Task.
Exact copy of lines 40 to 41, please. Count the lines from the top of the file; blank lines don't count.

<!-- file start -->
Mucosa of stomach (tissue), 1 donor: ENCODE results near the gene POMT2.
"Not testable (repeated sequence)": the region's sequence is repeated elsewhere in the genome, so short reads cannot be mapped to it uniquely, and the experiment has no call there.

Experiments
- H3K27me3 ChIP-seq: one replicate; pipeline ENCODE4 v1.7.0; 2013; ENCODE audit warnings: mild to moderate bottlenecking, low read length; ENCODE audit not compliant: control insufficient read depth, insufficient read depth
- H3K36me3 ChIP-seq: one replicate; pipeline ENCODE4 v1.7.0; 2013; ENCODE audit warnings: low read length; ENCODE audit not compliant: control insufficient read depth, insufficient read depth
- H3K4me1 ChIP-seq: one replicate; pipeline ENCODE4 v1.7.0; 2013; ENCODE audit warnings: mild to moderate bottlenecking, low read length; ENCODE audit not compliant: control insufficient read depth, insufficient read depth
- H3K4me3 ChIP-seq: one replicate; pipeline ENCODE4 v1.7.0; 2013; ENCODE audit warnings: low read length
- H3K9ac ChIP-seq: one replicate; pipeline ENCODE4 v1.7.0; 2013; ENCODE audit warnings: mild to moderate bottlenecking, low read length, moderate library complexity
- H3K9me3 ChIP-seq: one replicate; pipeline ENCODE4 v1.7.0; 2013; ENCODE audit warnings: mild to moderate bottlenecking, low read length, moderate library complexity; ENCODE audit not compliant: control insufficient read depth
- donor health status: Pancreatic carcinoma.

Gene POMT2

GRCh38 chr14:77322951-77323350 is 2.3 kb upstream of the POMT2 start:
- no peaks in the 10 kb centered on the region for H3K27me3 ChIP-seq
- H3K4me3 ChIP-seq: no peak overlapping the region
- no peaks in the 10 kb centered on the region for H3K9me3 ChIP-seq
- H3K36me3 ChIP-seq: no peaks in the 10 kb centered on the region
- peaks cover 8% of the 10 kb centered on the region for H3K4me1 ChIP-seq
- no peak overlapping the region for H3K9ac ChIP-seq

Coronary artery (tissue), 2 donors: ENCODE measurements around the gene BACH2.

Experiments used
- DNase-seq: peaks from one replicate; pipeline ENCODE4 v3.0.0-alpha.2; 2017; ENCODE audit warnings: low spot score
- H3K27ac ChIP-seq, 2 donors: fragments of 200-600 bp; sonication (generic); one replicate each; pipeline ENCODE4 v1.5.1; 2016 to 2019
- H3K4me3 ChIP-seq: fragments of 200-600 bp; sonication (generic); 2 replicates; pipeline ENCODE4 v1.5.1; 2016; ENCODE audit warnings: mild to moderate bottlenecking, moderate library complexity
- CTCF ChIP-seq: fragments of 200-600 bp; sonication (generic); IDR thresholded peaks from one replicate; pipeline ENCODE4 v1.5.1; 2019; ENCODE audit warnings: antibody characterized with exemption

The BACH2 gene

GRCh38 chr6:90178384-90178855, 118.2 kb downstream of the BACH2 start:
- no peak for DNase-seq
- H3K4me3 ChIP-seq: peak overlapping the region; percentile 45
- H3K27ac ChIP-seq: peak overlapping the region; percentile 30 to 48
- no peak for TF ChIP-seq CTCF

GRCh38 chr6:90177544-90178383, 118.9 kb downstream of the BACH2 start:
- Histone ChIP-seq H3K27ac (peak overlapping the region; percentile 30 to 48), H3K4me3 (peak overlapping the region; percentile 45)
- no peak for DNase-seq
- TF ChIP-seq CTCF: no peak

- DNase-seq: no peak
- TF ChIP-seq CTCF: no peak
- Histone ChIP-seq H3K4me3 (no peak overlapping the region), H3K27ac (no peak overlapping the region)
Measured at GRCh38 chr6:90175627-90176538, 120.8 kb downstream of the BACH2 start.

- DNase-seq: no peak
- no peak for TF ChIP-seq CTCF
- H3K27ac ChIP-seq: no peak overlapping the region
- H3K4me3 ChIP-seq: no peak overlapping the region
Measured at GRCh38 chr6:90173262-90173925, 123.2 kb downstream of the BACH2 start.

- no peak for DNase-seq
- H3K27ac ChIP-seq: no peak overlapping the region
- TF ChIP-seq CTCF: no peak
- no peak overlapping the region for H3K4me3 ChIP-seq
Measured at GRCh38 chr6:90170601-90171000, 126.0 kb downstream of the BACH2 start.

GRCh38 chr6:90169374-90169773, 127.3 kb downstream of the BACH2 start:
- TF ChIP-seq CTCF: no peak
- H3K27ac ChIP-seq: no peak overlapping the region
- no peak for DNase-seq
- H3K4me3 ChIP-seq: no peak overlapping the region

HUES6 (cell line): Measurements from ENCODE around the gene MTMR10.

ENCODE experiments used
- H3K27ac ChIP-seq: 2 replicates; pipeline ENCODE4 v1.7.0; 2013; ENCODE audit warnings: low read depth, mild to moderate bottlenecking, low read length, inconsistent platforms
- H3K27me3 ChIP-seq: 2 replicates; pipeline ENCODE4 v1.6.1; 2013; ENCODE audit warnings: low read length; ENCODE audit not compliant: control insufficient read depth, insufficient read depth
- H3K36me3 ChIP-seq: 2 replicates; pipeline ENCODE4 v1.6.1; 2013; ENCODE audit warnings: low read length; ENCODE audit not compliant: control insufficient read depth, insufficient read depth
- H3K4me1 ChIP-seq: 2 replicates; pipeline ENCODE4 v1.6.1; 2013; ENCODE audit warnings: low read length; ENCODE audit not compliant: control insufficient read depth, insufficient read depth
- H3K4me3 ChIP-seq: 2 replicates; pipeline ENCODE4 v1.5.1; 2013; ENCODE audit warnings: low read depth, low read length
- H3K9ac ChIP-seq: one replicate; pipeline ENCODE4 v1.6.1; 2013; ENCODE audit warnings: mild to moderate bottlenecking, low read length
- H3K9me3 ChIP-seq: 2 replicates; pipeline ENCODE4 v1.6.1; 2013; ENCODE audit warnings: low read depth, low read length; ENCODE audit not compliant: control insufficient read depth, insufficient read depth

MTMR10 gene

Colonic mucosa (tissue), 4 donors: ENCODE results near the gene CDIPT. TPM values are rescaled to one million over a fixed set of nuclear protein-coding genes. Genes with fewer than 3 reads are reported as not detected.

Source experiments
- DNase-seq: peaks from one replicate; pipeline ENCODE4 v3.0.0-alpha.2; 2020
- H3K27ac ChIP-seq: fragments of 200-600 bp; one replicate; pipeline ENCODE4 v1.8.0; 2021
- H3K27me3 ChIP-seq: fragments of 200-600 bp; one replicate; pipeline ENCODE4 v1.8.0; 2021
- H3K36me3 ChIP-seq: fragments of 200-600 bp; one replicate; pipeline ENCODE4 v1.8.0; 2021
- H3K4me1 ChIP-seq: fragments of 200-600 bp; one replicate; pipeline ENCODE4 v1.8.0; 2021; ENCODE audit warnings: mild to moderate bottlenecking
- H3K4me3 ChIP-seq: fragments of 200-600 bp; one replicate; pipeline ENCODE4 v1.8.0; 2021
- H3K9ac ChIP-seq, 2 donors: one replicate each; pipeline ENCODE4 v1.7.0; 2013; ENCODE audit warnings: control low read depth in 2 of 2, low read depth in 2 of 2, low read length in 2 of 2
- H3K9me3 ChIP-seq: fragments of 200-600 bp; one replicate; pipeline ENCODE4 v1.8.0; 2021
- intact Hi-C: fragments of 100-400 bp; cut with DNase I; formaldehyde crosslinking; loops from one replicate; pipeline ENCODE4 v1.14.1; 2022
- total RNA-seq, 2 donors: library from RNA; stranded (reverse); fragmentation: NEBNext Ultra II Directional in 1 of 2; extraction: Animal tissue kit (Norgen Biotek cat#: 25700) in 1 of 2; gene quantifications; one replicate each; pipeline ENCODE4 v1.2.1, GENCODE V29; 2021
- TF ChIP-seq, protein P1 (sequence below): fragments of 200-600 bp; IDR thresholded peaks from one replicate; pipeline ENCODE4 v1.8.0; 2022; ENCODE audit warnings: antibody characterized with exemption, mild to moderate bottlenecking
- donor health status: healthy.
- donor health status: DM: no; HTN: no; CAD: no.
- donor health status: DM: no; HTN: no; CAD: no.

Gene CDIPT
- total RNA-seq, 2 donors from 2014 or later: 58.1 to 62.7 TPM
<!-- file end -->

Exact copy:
- no peak for TF ChIP-seq CTCF
- H3K27ac ChIP-seq: no peak overlapping the region